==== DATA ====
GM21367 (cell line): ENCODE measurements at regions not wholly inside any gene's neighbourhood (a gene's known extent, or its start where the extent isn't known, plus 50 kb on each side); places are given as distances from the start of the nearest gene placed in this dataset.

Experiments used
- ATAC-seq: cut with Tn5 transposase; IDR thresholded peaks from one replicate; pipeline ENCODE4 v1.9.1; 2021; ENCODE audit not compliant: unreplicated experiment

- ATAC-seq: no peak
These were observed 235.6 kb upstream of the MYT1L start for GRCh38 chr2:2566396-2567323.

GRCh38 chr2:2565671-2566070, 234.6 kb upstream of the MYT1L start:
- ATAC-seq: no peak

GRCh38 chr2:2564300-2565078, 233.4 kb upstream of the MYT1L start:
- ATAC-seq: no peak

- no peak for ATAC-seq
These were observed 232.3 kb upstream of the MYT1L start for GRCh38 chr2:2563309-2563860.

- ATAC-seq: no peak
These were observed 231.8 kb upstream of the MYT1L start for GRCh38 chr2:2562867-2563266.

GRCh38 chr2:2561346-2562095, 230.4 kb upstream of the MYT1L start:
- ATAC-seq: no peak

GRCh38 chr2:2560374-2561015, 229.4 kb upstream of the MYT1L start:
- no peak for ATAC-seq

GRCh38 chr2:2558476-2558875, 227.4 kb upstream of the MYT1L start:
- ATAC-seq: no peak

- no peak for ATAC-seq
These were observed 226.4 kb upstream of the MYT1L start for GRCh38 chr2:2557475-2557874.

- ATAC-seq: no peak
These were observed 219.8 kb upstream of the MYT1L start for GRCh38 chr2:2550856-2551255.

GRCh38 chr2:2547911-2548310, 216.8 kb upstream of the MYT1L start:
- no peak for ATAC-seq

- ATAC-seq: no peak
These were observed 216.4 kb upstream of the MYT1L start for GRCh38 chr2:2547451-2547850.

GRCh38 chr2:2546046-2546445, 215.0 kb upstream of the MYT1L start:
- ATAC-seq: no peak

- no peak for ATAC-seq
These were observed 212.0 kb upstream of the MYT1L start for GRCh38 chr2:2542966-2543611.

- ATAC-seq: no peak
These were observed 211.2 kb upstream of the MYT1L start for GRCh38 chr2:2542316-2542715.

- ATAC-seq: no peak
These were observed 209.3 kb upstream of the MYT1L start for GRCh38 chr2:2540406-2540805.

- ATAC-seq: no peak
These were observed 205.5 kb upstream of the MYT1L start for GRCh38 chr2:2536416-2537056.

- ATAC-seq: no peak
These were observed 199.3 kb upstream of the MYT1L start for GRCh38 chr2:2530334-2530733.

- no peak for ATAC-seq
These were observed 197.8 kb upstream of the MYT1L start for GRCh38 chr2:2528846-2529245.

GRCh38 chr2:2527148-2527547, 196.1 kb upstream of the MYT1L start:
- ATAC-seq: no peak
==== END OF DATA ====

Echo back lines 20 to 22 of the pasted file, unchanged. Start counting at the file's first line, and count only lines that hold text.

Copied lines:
- no peak for ATAC-seq
These were observed 226.4 kb upstream of the MYT1L start for GRCh38 chr2:2557475-2557874.

- ATAC-seq: no peak